By Adam Pearce, Product Manager, Parker Hannifin
When it comes to the effective and reliable filtration of diesel for HGVs, there are a number of challenges to negotiate. This has been true since the first diesel engine, persisting through to modern-day common rail injection systems featuring ultra-small injection orifice diameters and uber-high pressures. In short, the common objective for filtration technology in every generation of diesel engine has been to improve system cleanliness and, in turn, boost engine reliability and reduce emissions.
Emissions have today become one of the primary drivers of diesel engine development, and thus fuel filtration. Although emissions regulations vary around the world, since the late 1990s there have been dramatic cuts to the allowable quantities of NOx (nitrogen oxides) and PM (particulate matter) that can exit the exhaust. For instance, Euro VI only permits 0.4 g/kWh of NOx and 0.01 g/kWh of PM for heavy-duty diesel engines found in the truck and bus market. These limits have had a notable bearing on engine development, leading ultimately to the latest high-pressure (>2,500 bar) fuel injection systems.
A further vital element in the successful development of effective filtration technology is fuel quality. Knowing the exact composition of common fuels is essential in designing the appropriate filters. With this thought in mind, Parker Racor leverages data from a global fuel survey that features over 900 fuel samples taken from 100 countries. The analysis concentrates on solids contamination, water, bio-content, inorganic content and cold characteristics.
With today’s fuel injection systems offering clearances of typically less than 3 µm, it is easy to envisage the potential damage that contaminants can cause, which is why fuel cleanliness demands continue to escalate. The single 8-10 µm diesel fuel filters of yesteryear would simply not be suitable for the truck and bus market in 2019. Any contamination that is allowed to permeate downstream can promote wear mechanisms such as abrasive flow wear, where particles rub against walls as sections narrow and flow accelerates, and abrasive contact wear, which begins when particles get trapped between moving components.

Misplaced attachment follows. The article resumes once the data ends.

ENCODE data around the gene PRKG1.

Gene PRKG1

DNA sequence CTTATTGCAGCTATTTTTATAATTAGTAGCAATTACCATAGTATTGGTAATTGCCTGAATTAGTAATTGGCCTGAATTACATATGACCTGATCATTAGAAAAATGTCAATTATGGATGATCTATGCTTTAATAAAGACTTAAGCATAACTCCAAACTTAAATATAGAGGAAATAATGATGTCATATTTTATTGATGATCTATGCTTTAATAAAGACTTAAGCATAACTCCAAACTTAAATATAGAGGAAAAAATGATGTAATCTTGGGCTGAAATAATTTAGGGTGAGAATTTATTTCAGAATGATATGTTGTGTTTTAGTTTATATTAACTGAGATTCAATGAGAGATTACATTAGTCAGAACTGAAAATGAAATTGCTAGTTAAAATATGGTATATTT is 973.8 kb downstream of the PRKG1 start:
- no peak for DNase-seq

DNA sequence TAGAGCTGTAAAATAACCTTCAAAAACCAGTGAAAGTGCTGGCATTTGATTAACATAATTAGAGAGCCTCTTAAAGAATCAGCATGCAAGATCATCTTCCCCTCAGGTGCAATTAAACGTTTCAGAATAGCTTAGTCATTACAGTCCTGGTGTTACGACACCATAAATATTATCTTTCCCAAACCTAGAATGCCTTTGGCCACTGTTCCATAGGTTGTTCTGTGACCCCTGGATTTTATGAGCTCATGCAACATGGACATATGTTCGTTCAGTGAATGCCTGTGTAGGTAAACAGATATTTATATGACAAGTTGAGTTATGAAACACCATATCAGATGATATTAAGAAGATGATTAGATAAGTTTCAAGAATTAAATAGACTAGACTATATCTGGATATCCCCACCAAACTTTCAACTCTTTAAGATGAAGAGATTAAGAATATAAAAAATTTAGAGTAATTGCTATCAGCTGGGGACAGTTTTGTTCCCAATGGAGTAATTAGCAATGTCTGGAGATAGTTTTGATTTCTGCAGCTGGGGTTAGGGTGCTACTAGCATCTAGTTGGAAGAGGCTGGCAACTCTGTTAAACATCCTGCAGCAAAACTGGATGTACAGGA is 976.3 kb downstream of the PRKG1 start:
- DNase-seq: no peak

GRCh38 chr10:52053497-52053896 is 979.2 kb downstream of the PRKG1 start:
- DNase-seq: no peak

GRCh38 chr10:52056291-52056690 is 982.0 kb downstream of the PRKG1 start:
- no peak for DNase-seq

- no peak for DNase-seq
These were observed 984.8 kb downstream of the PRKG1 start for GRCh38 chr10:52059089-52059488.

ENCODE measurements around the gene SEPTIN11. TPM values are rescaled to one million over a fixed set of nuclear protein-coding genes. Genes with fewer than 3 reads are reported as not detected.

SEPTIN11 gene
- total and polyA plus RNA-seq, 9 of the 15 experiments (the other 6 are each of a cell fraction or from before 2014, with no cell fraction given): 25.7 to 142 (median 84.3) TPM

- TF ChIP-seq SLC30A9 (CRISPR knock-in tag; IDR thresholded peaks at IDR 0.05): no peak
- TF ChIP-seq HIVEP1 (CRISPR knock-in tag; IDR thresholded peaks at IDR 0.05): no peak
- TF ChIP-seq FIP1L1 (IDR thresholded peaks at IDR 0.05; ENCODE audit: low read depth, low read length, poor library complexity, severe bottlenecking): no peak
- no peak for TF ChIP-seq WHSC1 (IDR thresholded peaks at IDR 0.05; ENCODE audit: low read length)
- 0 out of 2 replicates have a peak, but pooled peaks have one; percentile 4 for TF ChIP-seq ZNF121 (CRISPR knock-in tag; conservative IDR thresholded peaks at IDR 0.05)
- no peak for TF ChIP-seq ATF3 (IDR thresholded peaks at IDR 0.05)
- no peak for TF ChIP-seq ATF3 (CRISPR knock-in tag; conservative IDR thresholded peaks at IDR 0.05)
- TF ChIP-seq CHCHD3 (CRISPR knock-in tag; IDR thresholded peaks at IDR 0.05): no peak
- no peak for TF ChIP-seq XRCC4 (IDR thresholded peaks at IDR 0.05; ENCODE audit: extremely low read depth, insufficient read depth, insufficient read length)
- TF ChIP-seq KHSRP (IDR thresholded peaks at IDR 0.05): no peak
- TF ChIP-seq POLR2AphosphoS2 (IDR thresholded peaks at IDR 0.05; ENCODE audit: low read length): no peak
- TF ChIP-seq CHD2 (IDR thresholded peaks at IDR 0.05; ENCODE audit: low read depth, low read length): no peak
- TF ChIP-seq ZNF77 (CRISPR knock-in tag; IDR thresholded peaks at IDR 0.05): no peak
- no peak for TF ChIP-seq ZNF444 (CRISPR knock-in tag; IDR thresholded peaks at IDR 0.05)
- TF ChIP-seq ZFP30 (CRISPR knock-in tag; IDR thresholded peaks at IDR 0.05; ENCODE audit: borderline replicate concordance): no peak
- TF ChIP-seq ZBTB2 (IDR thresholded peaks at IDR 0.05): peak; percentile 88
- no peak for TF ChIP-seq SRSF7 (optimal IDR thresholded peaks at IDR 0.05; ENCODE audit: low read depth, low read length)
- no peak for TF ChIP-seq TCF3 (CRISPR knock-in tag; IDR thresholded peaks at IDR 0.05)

Water is the enemy
Overnight temperature changes with nearly empty fuel tanks are another common issue, as this scenario causes water to condense. Many cite water as an engine’s worst enemy as it displaces the lubrication properties of diesel, which in turn damages injection components. In addition, iron oxide (rust) is a primary contributor to injector wear, while the development of algae or ‘diesel bug’ can block the fuel system and filter, compromising engine life.
Water and other impurities can have a severe impact on engine efficiency, as well as service and maintenance requirements. Uncontrolled fuel impurities increase fuel and service costs, cause damage to expensive engine components and reduce the useful life of vehicles such as trucks, buses and construction machinery.
As a result of the industry’s drive towards sustainability, cleanliness and efficiency, today’s fuels are ever more complex, containing significantly increased levels of additives. In particular, bio-diesel fuels made from vegetable oil, tallow and waste animal oils/fats present problems for effective water separation due to low interfacial tension (IT) and these fuel’s ability to blend with water.
To avoid costly engine and fuel system component damage in the latest high-pressure common rail systems, advanced multi-stage filtration is recommended.
Among recent developments in this area is Racor’s new coalescing filtration media, which represents a technological step change in diesel fuel filtration. Unlike conventional barrier water separators, which separate water from fuel with a single hydrophobic barrier filter element, Aquabloc3D elements use three distinct stages to ensure only clean fuel passes to the engine.
Aquabloc3D has been designed as an upgrade and replacement for existing water separator spin-on filters used in Parker’s industry-leading products found on a wide range of HGVs. The technology stems from Parker’s extensive experience in the field of multi-stage coalescer elements found in many airports, refineries, marine applications and power generation.
Parker Racor’s Aquabloc3D coalescing filtration systems are purpose-designed to enable operators to meet the challenges of dealing with increasingly sophisticated fuel. Moreover, they offer longer service life and considerably improved water separation in bio-diesel fuels.
As fuel technology continues to develop, vehicle operators must ensure that their filtration solutions keep pace.
For more information: Parker Hannifin